Street with No Name

  • The University Press of Kentucky
  • 2013
  • 328
  • English
  • Udgave er ikke defineret
  • 9780813137490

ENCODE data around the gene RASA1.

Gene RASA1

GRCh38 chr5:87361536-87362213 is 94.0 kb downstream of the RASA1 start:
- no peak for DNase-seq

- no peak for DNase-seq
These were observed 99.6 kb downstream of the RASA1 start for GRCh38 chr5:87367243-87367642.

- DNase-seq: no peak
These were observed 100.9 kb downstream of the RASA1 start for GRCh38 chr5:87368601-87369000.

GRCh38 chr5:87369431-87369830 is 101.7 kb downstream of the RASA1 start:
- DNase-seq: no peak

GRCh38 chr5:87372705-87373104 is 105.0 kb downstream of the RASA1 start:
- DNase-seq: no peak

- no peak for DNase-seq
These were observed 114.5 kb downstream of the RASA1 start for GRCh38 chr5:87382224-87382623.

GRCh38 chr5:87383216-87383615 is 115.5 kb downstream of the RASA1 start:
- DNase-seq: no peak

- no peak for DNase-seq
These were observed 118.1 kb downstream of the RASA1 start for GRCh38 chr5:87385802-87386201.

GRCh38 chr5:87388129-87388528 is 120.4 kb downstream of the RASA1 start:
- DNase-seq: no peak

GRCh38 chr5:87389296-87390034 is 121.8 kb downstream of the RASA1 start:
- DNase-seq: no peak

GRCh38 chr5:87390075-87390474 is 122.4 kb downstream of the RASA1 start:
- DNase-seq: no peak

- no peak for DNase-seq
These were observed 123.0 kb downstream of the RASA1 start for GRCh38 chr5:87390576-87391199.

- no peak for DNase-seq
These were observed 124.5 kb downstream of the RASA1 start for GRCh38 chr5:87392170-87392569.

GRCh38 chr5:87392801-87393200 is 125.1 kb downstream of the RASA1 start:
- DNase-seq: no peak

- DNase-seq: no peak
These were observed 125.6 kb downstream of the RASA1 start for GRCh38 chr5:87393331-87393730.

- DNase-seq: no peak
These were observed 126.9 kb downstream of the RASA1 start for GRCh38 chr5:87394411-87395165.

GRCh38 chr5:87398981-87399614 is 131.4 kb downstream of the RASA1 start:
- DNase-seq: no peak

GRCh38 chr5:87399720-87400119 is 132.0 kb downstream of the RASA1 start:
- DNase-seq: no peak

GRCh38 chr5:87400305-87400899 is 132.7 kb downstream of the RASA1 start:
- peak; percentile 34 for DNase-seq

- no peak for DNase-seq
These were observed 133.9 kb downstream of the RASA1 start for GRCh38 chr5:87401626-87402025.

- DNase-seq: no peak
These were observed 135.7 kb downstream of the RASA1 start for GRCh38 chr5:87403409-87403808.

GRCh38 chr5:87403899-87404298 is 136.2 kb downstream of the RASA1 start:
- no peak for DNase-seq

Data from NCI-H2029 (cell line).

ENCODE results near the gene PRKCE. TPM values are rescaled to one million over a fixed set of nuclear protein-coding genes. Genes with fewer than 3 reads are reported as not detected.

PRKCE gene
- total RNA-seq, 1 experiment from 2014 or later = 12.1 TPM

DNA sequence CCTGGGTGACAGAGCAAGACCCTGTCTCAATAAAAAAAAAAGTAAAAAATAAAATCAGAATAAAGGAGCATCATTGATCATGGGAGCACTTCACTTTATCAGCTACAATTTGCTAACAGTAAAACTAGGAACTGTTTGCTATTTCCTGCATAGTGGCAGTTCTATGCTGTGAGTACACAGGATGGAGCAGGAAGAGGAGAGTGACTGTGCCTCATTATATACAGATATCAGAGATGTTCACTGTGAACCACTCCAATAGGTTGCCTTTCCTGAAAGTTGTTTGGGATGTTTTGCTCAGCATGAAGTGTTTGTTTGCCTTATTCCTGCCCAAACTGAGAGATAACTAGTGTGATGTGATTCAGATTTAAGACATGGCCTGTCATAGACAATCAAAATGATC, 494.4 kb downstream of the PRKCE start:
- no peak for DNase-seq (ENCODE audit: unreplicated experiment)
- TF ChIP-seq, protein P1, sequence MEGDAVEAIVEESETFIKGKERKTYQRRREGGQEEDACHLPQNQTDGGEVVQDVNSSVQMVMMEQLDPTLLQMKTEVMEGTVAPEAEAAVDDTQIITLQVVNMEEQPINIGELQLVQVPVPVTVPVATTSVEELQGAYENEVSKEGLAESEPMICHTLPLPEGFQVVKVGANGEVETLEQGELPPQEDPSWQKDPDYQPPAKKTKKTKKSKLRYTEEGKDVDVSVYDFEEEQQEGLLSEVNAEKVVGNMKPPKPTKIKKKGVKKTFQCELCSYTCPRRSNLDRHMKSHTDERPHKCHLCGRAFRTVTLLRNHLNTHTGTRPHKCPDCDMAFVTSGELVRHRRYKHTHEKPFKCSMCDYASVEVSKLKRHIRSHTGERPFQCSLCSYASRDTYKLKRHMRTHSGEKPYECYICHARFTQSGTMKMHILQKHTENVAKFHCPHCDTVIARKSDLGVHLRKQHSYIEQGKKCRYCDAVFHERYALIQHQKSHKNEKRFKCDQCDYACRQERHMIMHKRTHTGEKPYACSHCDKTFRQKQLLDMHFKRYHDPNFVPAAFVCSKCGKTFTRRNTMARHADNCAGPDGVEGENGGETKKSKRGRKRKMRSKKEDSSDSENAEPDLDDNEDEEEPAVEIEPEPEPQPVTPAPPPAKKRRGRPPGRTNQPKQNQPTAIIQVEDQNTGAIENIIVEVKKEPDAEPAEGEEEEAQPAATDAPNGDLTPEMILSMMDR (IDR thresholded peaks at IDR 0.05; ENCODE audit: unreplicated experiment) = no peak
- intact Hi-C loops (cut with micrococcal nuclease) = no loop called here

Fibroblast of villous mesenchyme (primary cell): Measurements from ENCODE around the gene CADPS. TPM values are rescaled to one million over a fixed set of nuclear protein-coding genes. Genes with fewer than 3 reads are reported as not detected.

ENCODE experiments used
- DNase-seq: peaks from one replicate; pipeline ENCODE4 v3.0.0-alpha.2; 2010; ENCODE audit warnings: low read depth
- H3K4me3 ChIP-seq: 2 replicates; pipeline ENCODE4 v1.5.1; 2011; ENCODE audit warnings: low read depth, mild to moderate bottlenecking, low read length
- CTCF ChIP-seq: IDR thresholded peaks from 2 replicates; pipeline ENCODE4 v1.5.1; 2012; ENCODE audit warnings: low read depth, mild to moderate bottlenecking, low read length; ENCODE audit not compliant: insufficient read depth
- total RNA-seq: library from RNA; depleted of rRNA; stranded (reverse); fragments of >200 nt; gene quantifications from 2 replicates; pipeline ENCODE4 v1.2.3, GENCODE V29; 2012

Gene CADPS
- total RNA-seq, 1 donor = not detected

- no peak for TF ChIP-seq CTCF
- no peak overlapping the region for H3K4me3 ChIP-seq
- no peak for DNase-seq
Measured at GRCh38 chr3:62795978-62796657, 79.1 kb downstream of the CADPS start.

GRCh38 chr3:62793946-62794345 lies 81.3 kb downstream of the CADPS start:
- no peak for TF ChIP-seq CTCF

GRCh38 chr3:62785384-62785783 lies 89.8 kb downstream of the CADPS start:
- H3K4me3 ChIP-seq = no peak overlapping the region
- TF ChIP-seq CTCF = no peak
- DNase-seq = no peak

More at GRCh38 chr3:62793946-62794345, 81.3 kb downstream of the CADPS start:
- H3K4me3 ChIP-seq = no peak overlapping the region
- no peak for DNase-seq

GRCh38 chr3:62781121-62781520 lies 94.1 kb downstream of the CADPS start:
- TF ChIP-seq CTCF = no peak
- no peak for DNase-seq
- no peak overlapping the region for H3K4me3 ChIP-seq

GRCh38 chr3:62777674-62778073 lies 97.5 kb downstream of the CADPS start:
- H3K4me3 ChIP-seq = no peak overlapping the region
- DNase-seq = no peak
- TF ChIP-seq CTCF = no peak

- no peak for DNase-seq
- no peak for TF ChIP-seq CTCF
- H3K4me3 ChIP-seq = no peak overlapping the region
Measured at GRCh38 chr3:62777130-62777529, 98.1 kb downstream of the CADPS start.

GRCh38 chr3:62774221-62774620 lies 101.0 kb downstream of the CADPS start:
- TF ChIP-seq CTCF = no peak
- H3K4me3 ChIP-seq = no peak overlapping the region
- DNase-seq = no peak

This history of film noir explores the legacy and aesthetic roots of American filmmakers including Orson Welles, John Huston, Otto Preminger, and others. Flourishing in the United States during the 1940s and 50s, the bleak, violent genre of filmmaking known as film noir reflected the attitudes of writers and auteur directors influenced by the events of the turbulent mid-twentieth century. Films such as Force of Evil, Night and the City, Double Indemnity, Kiss Me Deadly and later on, Chinatown and The Grifters are indelibly American. Yet the sources of this genre were found in Germany and France and imported to Hollywood by emigré filmmakers. Andrew Dickos's Street with No Name traces film noir back to its roots in German Expressionist cinema and the French cinema of the interwar years. Dickos describes the development of film noir in America from 1941 through the 1970s, covering notable directors such as Orson Welles, Fritz Lang, John Huston, Nicholas Ray, Robert Aldrich, Samuel Fuller, Otto Preminger, Robert Siodmak, Abraham Polonsky, Jules Dassin, Anthony Mann and others. Dickos also charts the genre's influence on such celebrated postwar French filmmakers as Jean-Pierre Melville, François Truffaut, and Jean-Luc Godard. Addressing the aesthetic, cultural, political, and social concerns of its creators, Street with No Name demonstrates how film noir generates a highly expressive, raw, and violent mood as it exposes the ambiguities of modern postwar society. A Choice Outstanding Academic Title